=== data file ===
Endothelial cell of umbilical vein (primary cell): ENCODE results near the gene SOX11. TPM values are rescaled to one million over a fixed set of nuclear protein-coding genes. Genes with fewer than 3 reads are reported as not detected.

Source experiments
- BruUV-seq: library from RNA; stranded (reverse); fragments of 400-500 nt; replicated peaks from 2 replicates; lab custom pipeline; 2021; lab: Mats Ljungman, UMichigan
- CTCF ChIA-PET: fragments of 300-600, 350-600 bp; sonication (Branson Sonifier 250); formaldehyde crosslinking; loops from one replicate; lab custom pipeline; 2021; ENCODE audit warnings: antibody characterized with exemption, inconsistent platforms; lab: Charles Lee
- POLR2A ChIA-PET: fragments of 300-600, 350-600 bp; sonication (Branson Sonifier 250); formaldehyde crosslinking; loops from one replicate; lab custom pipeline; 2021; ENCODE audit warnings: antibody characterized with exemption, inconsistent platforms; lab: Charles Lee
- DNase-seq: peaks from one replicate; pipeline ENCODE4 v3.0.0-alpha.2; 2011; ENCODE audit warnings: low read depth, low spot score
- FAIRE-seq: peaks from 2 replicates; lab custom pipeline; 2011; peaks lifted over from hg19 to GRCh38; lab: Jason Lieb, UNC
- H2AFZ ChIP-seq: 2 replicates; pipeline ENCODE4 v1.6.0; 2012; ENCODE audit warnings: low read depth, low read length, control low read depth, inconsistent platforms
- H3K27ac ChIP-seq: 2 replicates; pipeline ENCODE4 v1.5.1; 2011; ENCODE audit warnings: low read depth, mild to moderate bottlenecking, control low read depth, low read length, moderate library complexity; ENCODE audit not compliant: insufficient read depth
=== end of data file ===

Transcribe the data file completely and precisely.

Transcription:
Endothelial cell of umbilical vein (primary cell): ENCODE results near the gene SOX11. TPM values are rescaled to one million over a fixed set of nuclear protein-coding genes. Genes with fewer than 3 reads are reported as not detected.

Source experiments
- BruUV-seq: library from RNA; stranded (reverse); fragments of 400-500 nt; replicated peaks from 2 replicates; lab custom pipeline; 2021; lab: Mats Ljungman, UMichigan
- CTCF ChIA-PET: fragments of 300-600, 350-600 bp; sonication (Branson Sonifier 250); formaldehyde crosslinking; loops from one replicate; lab custom pipeline; 2021; ENCODE audit warnings: antibody characterized with exemption, inconsistent platforms; lab: Charles Lee
- POLR2A ChIA-PET: fragments of 300-600, 350-600 bp; sonication (Branson Sonifier 250); formaldehyde crosslinking; loops from one replicate; lab custom pipeline; 2021; ENCODE audit warnings: antibody characterized with exemption, inconsistent platforms; lab: Charles Lee
- DNase-seq: peaks from one replicate; pipeline ENCODE4 v3.0.0-alpha.2; 2011; ENCODE audit warnings: low read depth, low spot score
- FAIRE-seq: peaks from 2 replicates; lab custom pipeline; 2011; peaks lifted over from hg19 to GRCh38; lab: Jason Lieb, UNC
- H2AFZ ChIP-seq: 2 replicates; pipeline ENCODE4 v1.6.0; 2012; ENCODE audit warnings: low read depth, low read length, control low read depth, inconsistent platforms
- H3K27ac ChIP-seq: 2 replicates; pipeline ENCODE4 v1.5.1; 2011; ENCODE audit warnings: low read depth, mild to moderate bottlenecking, control low read depth, low read length, moderate library complexity; ENCODE audit not compliant: insufficient read depth